stacked: If True, the areaplots are stacked. If False, plots are drawn on top of each other. Default: False

kwargs**: Optional keyword arguments of bokeh.plotting.figure.patch


Let us consider the energy consumption split by source that can be downloaded as DataFrame via:

df_energy = pd.read_csv(r"https://raw.githubusercontent.com/PatrikHlobil/Pandas-Bokeh/master/docs/Testdata/energy/energy.csv", 
parse_dates=["Year"])
df_energy.head()
YearOilGasCoalNuclear EnergyHydroelectricityOther Renewable
1970-01-012291.5826.71467.317.7265.85.8
1971-01-012427.7884.81459.224.9276.46.3
1972-01-012613.9933.71475.734.1288.96.8
1973-01-012818.1978.01519.645.9292.57.3
1974-01-012777.31001.91520.959.6321.17.7


Creating the Areaplot can be achieved via:

df_energy.plot_bokeh.area(
    x="Year",
    stacked=True,
    legend="top_left",
    colormap=["brown", "orange", "black", "grey", "blue", "green"],
    title="Worldwide energy consumption split by energy source",
    ylabel="Million tonnes oil equivalent",
    ylim=(0, 16000))

areaplot

Note that the energy consumption of fossile energy is still increasing and renewable energy sources are still small in comparison 😢!!! However, when we norm the plot using the normed keyword, there is a clear trend towards renewable energies in the last decade:

df_energy.plot_bokeh.area(
    x="Year",
    stacked=True,
    normed=100,
    legend="bottom_left",
    colormap=["brown", "orange", "black", "grey", "blue", "green"],
    title="Worldwide energy consumption split by energy source",
    ylabel="Million tonnes oil equivalent")

areaplot2

Pieplot

For Pieplots, let us consider a dataset showing the results of all Bundestags elections in Germany since 2002:

df_pie = pd.read_csv(r"https://raw.githubusercontent.com/PatrikHlobil/Pandas-Bokeh/master/docs/Testdata/Bundestagswahl/Bundestagswahl.csv")
df_pie
Partei20022005200920132017
CDU/CSU38.535.233.841.532.9
SPD38.534.223.025.720.5
FDP7.49.814.64.810.7
Grünen8.68.110.78.48.9
Linke/PDS4.08.711.98.69.2
AfD0.00.00.00.012.6
Sonstige3.04.06.011.05.0

We can create a Pieplot of the last election in 2017 by specifying the "Partei" (german for party) column as the x column and the "2017" column as the y column for values:

df_pie.plot_bokeh.pie(
    x="Partei",
    y="2017",
    colormap=["blue", "red", "yellow", "green", "purple", "orange", "grey"],
    title="Results of German Bundestag Election 2017",
    )

pieplot

When you pass several columns to the y parameter (not providing the y-parameter assumes you plot all columns), multiple nested pieplots will be shown in one plot:

df_pie.plot_bokeh.pie(
    x="Partei",
    colormap=["blue", "red", "yellow", "green", "purple", "orange", "grey"],
    title="Results of German Bundestag Elections [2002-2017]",
    line_color="grey")

pieplot2

Mapplot

The mapplot method of Pandas-Bokeh allows for plotting geographic points stored in a Pandas DataFrame on an interactive map. For more advanced Geoplots for line and polygon shapes have a look at the Geoplots examples for the GeoPandas API of Pandas-Bokeh.

For mapplots, only (latitude, longitude) pairs in geographic projection (WGS84) can be plotted on a map. The basic API has the following 2 base parameters:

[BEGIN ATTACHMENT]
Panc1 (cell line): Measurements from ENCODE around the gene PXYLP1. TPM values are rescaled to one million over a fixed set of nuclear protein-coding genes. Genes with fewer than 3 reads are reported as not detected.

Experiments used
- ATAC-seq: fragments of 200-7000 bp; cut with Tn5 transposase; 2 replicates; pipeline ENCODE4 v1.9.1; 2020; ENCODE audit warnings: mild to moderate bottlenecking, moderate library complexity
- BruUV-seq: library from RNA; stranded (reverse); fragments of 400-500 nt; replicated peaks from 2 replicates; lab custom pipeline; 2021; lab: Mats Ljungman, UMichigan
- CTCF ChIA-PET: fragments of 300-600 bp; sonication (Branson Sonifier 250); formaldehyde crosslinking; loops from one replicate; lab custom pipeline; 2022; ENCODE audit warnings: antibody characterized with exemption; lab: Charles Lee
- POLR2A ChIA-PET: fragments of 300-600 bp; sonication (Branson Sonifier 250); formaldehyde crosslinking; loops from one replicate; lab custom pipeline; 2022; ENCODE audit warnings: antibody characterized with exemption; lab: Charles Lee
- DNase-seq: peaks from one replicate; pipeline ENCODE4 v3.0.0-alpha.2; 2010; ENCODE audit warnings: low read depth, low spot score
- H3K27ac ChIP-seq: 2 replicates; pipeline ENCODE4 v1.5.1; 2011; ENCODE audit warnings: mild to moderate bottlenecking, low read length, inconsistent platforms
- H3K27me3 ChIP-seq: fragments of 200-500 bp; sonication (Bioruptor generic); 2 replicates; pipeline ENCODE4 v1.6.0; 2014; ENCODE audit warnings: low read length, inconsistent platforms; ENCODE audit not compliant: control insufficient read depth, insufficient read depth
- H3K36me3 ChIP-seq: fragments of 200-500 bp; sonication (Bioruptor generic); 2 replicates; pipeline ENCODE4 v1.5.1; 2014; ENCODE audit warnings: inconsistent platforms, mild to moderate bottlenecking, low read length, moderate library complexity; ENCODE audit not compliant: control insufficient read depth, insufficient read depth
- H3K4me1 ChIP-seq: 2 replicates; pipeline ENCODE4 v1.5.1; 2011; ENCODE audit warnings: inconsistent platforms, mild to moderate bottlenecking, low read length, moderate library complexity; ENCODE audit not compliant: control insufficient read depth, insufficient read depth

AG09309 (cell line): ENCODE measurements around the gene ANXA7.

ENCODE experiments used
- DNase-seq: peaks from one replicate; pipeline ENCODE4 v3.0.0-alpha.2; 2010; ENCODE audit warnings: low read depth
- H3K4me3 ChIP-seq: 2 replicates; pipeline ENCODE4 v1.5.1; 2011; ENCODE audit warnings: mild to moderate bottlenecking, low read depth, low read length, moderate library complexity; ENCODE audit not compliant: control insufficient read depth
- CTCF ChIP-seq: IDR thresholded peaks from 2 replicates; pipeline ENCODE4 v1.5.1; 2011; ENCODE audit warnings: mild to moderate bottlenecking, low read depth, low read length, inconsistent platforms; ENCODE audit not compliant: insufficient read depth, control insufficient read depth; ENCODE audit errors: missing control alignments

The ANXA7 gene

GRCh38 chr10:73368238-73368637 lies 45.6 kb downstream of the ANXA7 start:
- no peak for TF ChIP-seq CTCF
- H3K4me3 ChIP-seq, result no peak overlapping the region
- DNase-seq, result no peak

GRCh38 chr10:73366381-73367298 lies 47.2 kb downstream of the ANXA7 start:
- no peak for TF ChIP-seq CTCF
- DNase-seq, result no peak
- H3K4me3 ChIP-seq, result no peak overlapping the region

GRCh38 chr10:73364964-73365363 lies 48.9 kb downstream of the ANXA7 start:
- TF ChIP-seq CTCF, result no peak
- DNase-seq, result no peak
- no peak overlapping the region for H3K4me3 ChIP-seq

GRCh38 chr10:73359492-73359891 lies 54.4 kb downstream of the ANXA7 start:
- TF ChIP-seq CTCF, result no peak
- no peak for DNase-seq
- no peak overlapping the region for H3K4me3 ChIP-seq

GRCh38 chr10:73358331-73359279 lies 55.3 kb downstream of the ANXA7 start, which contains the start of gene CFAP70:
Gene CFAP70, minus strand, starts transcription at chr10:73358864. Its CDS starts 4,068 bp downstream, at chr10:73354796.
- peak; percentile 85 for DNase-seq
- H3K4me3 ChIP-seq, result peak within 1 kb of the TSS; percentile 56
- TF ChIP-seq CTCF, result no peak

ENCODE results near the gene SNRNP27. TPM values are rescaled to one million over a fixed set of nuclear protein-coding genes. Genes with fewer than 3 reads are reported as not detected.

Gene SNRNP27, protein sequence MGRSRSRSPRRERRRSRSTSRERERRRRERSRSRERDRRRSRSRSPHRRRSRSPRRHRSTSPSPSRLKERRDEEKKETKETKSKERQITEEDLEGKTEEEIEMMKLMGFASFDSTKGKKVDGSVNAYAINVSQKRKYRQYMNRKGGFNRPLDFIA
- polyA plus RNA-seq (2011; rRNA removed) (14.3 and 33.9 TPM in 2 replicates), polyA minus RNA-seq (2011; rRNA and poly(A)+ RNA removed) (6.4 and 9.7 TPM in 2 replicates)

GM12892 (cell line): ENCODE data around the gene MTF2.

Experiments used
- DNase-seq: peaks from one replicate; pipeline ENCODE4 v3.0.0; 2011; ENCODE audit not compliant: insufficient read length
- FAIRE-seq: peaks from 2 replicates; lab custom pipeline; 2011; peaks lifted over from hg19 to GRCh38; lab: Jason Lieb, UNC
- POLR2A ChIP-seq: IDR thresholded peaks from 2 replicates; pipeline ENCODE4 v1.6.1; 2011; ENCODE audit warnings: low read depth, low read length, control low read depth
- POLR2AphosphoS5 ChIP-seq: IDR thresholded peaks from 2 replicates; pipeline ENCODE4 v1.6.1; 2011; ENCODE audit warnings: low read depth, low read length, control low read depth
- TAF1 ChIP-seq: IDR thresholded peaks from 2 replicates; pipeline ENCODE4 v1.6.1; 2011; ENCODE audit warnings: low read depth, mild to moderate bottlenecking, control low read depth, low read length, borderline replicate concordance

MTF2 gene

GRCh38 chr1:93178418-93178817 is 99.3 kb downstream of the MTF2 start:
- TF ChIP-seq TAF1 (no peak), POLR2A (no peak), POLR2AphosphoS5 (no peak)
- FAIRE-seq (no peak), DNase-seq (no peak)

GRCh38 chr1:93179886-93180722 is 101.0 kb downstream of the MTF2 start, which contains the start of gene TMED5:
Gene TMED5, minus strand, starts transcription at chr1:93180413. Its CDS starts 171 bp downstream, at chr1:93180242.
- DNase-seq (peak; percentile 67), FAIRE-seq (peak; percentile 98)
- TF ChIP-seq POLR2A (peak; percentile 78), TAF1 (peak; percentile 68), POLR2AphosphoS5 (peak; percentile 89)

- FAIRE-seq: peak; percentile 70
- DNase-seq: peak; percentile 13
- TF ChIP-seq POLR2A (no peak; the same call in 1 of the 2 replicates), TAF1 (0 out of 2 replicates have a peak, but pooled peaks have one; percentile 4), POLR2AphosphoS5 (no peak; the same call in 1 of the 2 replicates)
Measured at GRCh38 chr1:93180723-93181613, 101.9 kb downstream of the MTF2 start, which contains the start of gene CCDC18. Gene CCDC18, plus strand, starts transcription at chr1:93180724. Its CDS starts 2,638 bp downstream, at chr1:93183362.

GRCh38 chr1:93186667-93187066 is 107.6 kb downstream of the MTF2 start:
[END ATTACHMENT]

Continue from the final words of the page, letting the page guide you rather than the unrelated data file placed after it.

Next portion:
• x: name of the longitude column of the DataFrame
  • y: name of the latitude column of the DataFrame

The other optional keyword arguments are discussed in the section about the GeoPandas API, e.g. category for coloring the points.

Below an example of plotting all cities for more than 1 million inhabitants:

df_mapplot = pd.read_csv(r"https://raw.githubusercontent.com/PatrikHlobil/Pandas-Bokeh/master/docs/Testdata/populated%20places/populated_places.csv")
df_mapplot.head()
namepop_maxlatitudelongitudesize
Mesa108539433.423915-111.7360841.085394
Sharjah110302725.37138355.4064781.103027
Changwon108149935.219102128.5835621.081499
Sheffield129290053.366677-1.4999971.292900
Abbottabad118364734.14950373.1995011.183647
df_mapplot["size"] = df_mapplot["pop_max"] / 1000000
df_mapplot.plot_bokeh.map(
    x="longitude",
    y="latitude",
    hovertool_string="""<h2> @{name} </h2> 
    
                        <h3> Population: @{pop_max} </h3>""",
    tile_provider="STAMEN_TERRAIN_RETINA",
    size="size", 
    figsize=(900, 600),
    title="World cities with more than 1.000.000 inhabitants")

 

Mapplot

Geoplots

Pandas-Bokeh also allows for interactive plotting of Maps using GeoPandas by providing a geopandas.GeoDataFrame.plot_bokeh() method. It allows to plot the following geodata on a map :

  • Points/MultiPoints
  • Lines/MultiLines
  • Polygons/MultiPolygons

Note: t is not possible to mix up the objects types, i.e. a GeoDataFrame with Points and Lines is for example not allowed.

Les us start with a simple example using the "World Borders Dataset" . Let us first import all neccessary libraries and read the shapefile:

import geopandas as gpd
import pandas as pd
import pandas_bokeh
pandas_bokeh.output_notebook()

#Read in GeoJSON from URL:
df_states = gpd.read_file(r"https://raw.githubusercontent.com/PatrikHlobil/Pandas-Bokeh/master/docs/Testdata/states/states.geojson")
df_states.head()
STATE_NAMEREGIONPOPESTIMATE2010POPESTIMATE2011POPESTIMATE2012POPESTIMATE2013POPESTIMATE2014POPESTIMATE2015POPESTIMATE2016POPESTIMATE2017geometry
Hawaii413638171378323139277214080381417710142632014286831427538(POLYGON ((-160.0738033454681 22.0041773479577...
Washington467413866819155689089969634107046931715281872809347405743(POLYGON ((-122.4020153103835 48.2252163723779...
Montana4990507996866100352210119211019931102831710386561050493POLYGON ((-111.4754253002074 44.70216236909688...
Maine113275681327968132810113279751328903132778713302321335907(POLYGON ((-69.77727626137293 44.0741483685119...
North Dakota2674518684830701380722908738658754859755548755393POLYGON ((-98.73043728833767 45.93827137024809...

Plotting the data on a map is as simple as calling:

df_states.plot_bokeh(simplify_shapes=10000)

US_States_1